Tina Chang Appointed Brooklyn's Poet Laureate
We nodded off during Brooklyn Borough President Marty Markowitz's State of the Borough speech and missed the news that Markowitz had finally named a new poet laureate for the borough to replace Ken Seigelman, who died last year. A Brooklyn Poet Laureate Recommendation Committee submitted finalists to Markowitz, and he picked Tina Chang.
Chang got her MFA in poetry at Columbia ("When my first book came out my mother didn't understand any part of it," she has said, "but she knew by instinct to be proud").
She teaches at Hunter and Sarah Lawrence, is the author of Half-Lit Houses ("amazing lushness, melancholy, and affirmation" -- Li-Young Lee), and has been published in McSweeney's, American Poet, Ploughshares, and elsewhere.
Chang also served as co-editor of Language for a New Century: Contemporary Poetry from the Middle East, Asia and Beyond. She turns up at high-profile readings and may be considered a star in the small world of poetry.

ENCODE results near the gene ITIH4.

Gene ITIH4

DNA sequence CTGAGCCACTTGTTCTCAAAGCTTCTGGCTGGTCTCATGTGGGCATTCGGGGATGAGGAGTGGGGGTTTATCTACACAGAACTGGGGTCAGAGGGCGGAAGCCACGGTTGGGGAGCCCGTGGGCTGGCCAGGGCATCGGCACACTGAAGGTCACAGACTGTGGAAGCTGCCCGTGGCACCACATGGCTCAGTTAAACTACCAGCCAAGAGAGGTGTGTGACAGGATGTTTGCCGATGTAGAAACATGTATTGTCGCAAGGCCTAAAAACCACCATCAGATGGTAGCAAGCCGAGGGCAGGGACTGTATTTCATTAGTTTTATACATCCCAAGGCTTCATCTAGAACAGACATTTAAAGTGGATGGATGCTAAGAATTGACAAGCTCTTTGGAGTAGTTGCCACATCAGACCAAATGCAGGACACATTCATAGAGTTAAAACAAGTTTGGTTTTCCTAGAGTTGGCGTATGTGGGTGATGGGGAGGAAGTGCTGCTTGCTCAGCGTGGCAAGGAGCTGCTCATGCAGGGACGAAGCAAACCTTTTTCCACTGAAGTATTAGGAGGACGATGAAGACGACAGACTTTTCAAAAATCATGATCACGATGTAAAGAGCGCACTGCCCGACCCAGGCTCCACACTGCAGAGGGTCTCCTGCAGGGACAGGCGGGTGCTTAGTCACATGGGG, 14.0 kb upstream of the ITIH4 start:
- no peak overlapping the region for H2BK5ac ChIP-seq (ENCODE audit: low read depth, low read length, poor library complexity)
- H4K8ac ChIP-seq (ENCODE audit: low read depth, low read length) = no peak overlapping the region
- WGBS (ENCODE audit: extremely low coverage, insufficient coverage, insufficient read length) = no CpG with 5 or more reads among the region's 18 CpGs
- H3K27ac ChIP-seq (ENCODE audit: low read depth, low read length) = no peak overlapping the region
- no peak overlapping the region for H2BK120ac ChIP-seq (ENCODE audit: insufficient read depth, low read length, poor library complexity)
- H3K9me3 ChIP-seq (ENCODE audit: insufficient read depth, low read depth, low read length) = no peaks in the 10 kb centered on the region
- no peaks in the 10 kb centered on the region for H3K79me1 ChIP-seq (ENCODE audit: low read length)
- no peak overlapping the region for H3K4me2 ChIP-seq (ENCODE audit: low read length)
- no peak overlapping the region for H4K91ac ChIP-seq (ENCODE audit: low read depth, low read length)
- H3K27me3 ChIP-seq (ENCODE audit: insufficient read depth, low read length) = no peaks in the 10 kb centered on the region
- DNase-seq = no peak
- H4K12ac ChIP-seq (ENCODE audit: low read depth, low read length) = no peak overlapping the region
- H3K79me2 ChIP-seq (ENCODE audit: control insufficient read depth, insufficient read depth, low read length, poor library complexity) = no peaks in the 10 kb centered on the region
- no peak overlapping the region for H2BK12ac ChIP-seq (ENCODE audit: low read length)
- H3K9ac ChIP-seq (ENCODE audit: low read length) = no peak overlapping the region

While she doesn't sound as far out as our candidate, Sharon Mesmer (Annoying Diabetic Bitch and Holy Mother of Monkey Poo), Chang has said in describing her teaching philosophy that "Danger, I believe, is every writer's most necessary tool," and that "words can be many things: shelter, foundation, as well as an exhilarating place from which to metaphorically leap."
She's got good multi-culti credentials, too, having founded an annual collaborative reading series of Asian-American and African-American poets. Chang says she endeavors to be "an ambassador and activist on behalf of poetry" and is already looking at outreach activities such as an "Adopt-a-Poet Day" at Brooklyn middle schools. You can read (and hear her read) some of her poetry here, including "Cutting It Down," about Leon Trotsky and Frida Kahlo ("He sought a version of his life past border/where Frida floated above him, extinct in her shadow, her bed in flames").
Get the This Week's Top Stories Newsletter
Every week we collect the latest news, music and arts stories — along with film and food reviews and the best things to do this week — so that you'll never miss Village Voice's biggest stories.